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Dry Itchy Skin

Milk and Honey Pour some milk into a bowl, dip a clean white washcloth into the milk and apply it to the dry itchy skin patch for 5 minutes. Milk has anti-inflammatory properties that often remove the itch from dry skin. Milk is very soothing to inflamed, dry, itchy skin. A milk bath once in a month can also help. OR Lightly heat 2 teaspoons of honey and apply it to skin while warm. Leave it on for 15 minutes, and then wash it off. Honey helps lock in moisture, has antioxidant and anti-microbial properties, which is why it’s found in so many over-the-counter skincare products.
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Dry Itchy Skin

For other parts of your body, choose a mild cleanser. If you are prone to dry skin, unscented bath soaps or those labeled “for sensitive skin” are the best choices for lathering up in the bath or shower. Fragrant soaps and body washes can also lead to dry skin and itchiness. Some people develop dry, itchy skin when they come in contact with certain perfumes or dyes found in these soaps, detergents, and many other products. If you avoid such irritants, you can often prevent skin discomfort. That goes for laundry detergent too. Avoid perfumed or scented detergents and fabric softeners. Detergent names or labels often contain the word “free” to indicate they do not contain perfumes or dyes.
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Dry Itchy Skin

Dry skin is defined as flaking or scaling–which may or may not be itchy–when there is no evidence of dermatitis, or inflammation, of the skin. Flaking, however, may be a sign of underlying dermatitis (which also is called eczema). There are different types of dermatitis that may cause dry, itchy, flaking skin. They include:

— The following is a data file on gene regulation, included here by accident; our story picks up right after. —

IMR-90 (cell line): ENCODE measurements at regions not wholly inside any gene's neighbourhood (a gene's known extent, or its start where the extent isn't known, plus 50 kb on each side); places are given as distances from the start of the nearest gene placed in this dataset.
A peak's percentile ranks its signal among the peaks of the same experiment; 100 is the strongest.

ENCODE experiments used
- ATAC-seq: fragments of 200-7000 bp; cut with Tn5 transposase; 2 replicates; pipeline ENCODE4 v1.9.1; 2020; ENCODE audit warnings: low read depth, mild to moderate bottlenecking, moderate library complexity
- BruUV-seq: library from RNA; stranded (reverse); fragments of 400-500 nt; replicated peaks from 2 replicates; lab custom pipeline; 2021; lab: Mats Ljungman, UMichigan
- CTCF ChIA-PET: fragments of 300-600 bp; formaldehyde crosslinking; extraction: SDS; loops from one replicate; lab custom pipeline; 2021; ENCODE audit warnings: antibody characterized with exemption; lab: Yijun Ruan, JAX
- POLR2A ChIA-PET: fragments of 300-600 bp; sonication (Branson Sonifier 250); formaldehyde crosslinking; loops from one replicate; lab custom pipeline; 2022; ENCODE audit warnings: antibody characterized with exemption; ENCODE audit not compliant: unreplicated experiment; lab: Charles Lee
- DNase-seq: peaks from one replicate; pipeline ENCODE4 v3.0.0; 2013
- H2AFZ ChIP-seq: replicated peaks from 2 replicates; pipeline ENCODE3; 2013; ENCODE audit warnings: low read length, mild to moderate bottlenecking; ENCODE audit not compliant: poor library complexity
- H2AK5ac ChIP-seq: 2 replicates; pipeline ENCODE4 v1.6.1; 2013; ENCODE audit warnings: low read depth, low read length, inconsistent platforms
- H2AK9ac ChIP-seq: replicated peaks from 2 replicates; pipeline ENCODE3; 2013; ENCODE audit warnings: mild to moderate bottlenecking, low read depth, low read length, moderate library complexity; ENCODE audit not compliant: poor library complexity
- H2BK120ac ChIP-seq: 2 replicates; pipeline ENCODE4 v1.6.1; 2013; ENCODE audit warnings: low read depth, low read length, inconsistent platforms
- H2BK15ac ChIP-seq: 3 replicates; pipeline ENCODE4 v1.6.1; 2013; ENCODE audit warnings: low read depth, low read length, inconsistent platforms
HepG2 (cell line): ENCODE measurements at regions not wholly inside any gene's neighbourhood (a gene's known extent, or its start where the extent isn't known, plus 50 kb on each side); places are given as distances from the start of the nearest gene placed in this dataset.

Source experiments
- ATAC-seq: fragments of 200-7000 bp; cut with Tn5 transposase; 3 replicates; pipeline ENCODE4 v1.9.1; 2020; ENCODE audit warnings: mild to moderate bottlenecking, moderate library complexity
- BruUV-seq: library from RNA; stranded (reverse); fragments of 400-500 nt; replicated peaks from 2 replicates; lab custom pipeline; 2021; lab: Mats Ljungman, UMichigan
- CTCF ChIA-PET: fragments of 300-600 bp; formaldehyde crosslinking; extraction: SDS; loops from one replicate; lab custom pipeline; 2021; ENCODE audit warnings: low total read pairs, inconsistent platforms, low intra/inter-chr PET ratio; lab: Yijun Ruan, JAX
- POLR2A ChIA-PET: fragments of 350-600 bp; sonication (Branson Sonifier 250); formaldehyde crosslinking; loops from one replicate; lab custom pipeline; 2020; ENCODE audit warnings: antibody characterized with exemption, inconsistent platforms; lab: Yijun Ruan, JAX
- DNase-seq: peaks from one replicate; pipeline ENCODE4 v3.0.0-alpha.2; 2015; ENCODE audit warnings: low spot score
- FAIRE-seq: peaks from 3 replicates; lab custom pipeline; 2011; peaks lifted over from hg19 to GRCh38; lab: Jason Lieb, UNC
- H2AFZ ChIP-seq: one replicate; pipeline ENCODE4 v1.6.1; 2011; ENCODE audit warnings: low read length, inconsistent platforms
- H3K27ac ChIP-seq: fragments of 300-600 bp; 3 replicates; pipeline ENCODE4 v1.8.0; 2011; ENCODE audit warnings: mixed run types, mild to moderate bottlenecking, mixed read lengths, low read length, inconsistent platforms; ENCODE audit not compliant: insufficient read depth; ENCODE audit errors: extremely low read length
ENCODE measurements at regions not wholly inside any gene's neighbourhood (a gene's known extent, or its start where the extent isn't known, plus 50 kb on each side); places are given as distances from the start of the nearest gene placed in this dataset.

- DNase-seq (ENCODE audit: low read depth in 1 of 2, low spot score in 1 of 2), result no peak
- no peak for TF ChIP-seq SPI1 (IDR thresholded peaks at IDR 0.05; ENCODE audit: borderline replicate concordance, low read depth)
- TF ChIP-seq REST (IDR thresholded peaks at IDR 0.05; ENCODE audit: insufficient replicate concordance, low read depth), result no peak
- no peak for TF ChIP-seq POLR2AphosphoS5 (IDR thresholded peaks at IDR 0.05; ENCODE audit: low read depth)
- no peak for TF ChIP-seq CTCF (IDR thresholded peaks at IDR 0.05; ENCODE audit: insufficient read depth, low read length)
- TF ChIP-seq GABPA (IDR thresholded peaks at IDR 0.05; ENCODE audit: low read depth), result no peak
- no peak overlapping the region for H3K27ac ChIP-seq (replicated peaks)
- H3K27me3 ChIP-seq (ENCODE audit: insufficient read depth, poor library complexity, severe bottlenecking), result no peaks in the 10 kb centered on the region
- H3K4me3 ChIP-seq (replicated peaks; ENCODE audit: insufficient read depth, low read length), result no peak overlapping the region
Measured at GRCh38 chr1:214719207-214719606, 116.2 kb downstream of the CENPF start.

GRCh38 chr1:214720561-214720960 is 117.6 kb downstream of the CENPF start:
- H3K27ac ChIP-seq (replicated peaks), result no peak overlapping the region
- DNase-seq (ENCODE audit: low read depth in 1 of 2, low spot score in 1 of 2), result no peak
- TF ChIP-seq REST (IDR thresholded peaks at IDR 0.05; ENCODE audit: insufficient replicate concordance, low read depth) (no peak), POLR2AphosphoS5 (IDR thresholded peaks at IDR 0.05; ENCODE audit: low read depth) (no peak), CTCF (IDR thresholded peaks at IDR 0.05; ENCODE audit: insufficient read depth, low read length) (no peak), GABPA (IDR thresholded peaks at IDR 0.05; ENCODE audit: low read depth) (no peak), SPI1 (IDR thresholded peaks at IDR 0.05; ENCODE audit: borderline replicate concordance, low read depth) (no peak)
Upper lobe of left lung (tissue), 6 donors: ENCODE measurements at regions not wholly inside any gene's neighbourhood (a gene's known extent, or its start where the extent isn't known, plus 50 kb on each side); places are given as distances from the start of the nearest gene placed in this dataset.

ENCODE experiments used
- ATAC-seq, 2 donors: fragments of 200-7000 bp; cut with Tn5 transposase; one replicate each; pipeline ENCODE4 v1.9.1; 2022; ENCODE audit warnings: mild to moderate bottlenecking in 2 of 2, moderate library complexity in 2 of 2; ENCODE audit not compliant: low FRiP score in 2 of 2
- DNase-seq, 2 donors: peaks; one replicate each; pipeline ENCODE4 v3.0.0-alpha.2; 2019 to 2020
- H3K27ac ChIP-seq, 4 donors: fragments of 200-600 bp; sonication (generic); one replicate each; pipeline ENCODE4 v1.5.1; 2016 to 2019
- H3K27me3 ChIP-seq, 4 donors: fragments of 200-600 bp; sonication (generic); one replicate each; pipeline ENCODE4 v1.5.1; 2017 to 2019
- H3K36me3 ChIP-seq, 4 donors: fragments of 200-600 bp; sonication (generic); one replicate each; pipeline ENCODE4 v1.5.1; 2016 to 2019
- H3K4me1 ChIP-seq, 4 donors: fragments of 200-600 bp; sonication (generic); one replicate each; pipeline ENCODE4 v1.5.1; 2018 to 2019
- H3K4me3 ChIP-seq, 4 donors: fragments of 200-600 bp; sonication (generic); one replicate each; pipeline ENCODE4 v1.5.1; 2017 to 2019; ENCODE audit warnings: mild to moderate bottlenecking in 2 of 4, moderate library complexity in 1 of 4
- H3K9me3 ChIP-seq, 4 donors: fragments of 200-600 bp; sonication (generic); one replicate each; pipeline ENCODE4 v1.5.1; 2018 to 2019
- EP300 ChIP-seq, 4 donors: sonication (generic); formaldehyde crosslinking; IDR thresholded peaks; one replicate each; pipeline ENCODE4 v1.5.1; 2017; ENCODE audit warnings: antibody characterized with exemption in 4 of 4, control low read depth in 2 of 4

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Dry Itchy Skin

Dry skin may be mimicked by a genetic condition called ichthyosis. There are many types of ichthyosis. Ichthyosis vulgaris is the most common type and it is a severe scaly skin condition, often of the front of the lower legs. This is not really dry skin, but rather scaly skin caused by the failure of old skin to slough propperly. Ichthyosis vulgaris causes dry, fishlike scales. This type of ichthyosis tends to run in families. Dry skin is also more common in atopic dermatitis, which is thought to have a genetic component.
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Coconut Oil The driest of the dry itchy skin in winter usually occurs on the heels, hands and elbows. An overnight spot treatment on these skin areas with coconut oil can result in much improvement by the next morning. Soak in a lukewarm bath until your fingers shrivel, this indicates that the skin is full hydrated. Pat skin dry, but leave slightly damp. Put a thick layer of coconut oil on heels, hands and elbows, covering the greased areas with socks, gloves and long sleeved pajama top, and go to bed. You should have a restful itch-free night of sleep and improved skin in the morning.